The touch of death can be a desirable power for many. It provides the user with the ultimate tool of revenge, justice, discrimination, pity, care, and closure. In Roman times, crowds would attempt to persuade their leader to allow a wounded gladiator to live or die. It was that leader who passed final judgment, but with a thumb pointed to the Earth or the sky. Throngs of screaming mobs would rage as an executioner would pull the lever on the guillotine which was the final separation of one’s soul from their body. Bill & Ted outwitted Death with a wedgie and a series of board games to get back from the other side.
We all see the face of death, but only in the peripheral view of our consciousness. It’s not that common to stare death in the face, but rarer still are the ones who search for it. I have had the privilege of being witness to two organizations, hell bent on finding death, or so to speak. The first is an all too common story of ego and spiteful ignorance driving a speeding locomotive towards a cliff with no bridge. The story is common due to its unimaginative, predictable, and boring nature. He second is only a little more interesting than the first in large part because of how solid its institution was. Solid in framework, solid in content, and solid in its simple stratification of responsibility. Yet, last Sunday, it found what it was unintentionally looking for all these many years. Ironically enough, this organization found death, as many do, while looking for a second chance in life. I think I can offer some insight as to why this happened.
In the late autumn of 2005, I was a newlywed, having been married in June. I had also been promoted to the position of District Manager in the juggernaut movie rental chain that rhymes with Cock Mustard. They had just hit an iceberg in the Atlantic ocean of business acumen and had not completely realized the extent of the damage. The upper level executives in the organization thought that it would be a good idea to ignore technological innovation as it pertains to customer loyalty which then put their employees in the position of playing catch up to the cutting edge competition called, Netflix. The District Managers and Store Managers were under immense pressure to make forecasted sales numbers, which to no one’s surprise were just about impossible. The company didn’t have a great amount of capital to purchase new product for sale. Instead it was pushing the hell out of used DVDs which had a larger gross margin although the top line sales would be lower which would be one of the many reasons why were weren’t making our sales numbers. To make a long story short, the executives at the top level were setting unreasonable expectations in every facet or running a retail business. In hindsight, it looks to me as if they were paving the way for decreasing their managerial employee base without having to worry about severance or wrongful termination lawsuits. I was 7 months into my new position in a District that thrived on new product sales because it was a high income area. The company’s new sales initiatives basically handicapped me before I could even get to the starting line. One of the main reasons for this was what we in the retail world call a labor matrix. A labor matrix tells you how many labor hours you are allotted based on your average sales. When sales go up, your labor hours follow. When sales go down, well, you get the picture. To make matters worse, the company had reduced the amount of labor hours per sales $ which made life very unhappy at the store level. All of this was compounded again and again with high expectations in the image of the store, the day to operation, and the administrative organization. This is one example of how a company may have purposefully or ignorantly steered their business into the face of death. Like the Roman Empire, they spread themselves too thin, and introduced too many initiatives which ended up cannibalizing their own profits. This affected me in that my stores were continuing to underperform. It was a perfect storm of failure and I was the one to blame. 3 of my stores were scheduled to be closed by the spring of 2006 and another 3 were on the docket for later that year. Would it be wise for me to stick it out and see if the new promotion would pan out? Me neither.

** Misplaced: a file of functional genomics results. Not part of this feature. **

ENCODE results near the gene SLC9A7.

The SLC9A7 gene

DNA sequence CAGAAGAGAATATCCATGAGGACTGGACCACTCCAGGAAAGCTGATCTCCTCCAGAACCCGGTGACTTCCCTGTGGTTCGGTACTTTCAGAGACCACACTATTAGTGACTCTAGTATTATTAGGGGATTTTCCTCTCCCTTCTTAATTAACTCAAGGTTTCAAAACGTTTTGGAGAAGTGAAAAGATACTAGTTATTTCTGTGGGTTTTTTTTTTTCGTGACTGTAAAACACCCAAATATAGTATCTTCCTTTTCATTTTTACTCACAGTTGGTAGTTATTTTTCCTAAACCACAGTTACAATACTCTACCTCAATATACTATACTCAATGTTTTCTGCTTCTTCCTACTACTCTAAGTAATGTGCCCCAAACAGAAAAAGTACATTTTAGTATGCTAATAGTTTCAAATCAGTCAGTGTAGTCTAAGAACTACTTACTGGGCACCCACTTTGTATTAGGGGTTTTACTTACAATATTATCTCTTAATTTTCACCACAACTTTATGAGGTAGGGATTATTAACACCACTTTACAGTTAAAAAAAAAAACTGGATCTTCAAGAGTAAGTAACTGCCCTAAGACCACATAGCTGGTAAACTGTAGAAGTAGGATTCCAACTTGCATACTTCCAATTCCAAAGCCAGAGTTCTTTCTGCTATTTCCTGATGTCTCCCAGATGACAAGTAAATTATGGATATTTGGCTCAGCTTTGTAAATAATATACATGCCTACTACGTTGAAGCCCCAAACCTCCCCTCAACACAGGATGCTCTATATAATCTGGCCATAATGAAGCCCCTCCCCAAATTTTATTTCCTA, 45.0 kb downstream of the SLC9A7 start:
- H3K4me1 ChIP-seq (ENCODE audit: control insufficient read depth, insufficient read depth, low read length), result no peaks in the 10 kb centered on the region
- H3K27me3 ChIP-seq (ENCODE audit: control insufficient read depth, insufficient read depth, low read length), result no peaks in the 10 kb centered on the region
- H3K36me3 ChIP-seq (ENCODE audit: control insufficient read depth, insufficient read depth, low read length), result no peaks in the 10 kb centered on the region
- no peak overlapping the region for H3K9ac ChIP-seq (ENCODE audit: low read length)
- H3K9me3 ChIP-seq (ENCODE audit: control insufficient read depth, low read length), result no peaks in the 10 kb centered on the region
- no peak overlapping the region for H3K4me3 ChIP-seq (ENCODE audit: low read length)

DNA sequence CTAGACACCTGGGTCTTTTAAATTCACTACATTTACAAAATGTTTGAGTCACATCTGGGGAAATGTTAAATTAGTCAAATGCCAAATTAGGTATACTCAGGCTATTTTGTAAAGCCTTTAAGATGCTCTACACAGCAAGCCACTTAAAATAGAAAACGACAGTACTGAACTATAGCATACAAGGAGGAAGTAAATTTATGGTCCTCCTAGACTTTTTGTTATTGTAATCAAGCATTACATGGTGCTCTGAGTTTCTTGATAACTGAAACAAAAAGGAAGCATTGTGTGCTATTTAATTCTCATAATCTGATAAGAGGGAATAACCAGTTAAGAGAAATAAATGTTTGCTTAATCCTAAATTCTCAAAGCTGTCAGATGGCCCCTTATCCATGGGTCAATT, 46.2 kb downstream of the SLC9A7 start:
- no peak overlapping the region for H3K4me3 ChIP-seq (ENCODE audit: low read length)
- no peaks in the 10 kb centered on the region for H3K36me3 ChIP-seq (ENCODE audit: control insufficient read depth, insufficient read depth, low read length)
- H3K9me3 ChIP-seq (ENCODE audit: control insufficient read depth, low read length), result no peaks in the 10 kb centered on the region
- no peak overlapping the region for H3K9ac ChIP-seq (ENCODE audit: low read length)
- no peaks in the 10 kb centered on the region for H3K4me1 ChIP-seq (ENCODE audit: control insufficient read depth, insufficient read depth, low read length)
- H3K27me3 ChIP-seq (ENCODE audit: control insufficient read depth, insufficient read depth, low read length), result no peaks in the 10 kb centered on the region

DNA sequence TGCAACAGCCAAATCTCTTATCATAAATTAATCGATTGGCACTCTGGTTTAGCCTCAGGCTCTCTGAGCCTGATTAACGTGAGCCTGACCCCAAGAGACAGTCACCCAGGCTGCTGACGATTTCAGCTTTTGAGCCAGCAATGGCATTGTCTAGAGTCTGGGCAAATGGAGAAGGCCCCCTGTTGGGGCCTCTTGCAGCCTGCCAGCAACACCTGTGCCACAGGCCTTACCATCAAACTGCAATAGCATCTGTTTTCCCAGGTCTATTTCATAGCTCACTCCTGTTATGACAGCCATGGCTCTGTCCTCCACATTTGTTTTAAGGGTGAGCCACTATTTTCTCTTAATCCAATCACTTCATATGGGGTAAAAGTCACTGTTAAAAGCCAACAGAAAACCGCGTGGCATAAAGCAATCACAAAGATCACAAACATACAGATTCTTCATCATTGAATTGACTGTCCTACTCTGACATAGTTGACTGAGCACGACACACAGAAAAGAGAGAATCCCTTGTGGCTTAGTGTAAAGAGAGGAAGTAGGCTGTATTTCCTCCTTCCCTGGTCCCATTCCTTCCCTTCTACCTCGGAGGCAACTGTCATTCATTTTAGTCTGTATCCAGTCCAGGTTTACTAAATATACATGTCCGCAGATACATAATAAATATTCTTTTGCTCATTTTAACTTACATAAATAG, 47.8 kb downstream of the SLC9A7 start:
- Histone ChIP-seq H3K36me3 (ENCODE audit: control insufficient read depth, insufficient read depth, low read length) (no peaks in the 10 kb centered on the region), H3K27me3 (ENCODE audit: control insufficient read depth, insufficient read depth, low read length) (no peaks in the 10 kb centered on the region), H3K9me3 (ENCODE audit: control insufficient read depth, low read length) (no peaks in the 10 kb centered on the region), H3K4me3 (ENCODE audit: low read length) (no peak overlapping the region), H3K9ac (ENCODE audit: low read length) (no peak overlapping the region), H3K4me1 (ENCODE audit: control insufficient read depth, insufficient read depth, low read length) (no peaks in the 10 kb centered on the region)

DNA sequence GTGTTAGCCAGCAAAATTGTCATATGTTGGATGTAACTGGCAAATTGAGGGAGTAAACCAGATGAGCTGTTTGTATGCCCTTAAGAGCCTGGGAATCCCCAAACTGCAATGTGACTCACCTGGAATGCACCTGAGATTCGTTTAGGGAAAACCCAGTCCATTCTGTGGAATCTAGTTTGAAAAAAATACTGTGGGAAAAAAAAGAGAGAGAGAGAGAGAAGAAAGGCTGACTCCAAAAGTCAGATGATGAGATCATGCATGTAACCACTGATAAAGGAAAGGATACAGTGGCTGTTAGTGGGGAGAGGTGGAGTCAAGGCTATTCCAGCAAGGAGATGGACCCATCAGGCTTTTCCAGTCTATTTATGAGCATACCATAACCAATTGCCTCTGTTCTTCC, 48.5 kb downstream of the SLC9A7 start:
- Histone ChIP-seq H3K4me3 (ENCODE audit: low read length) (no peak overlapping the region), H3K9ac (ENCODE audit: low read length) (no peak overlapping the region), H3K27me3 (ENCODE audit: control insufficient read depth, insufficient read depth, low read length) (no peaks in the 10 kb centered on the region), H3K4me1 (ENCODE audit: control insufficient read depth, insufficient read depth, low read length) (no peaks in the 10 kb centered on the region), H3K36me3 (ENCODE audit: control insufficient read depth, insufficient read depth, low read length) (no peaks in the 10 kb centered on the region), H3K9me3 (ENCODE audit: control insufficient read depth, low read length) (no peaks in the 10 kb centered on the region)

I had just vacationed in Las Vegas for the first time with my wife and some friends and started looking for a new job with my polished multi-unit management resume. I had liked the idea of working in a laid back multi faceted retail environment where I could oversee multiple departments that sold products I was interested in. I found out that Border Books and Music was looking for a General Manager in Chicago. They had been opening more stores and appeared to be expanding their profits. A few years earlier I had a roommate who worked as a Supervisor at Borders in the music section and he was, in my opinion, a total nimrod. Borders was a bit liberal on the side of cooks in the kitchen if you get my drift, but they had started to trim the amount of managers and supervisors in each store so that they had less overhead, which I thought to be a good realization on their part. When I went in for an interview for the position, I knew that some of the questions that would come up would revolve around the reason for my wanting to leave my current position when I had spent so many years to be promoted. In most cases this may be the death nail, but in my case, it was the company that was nailing its own coffin shut.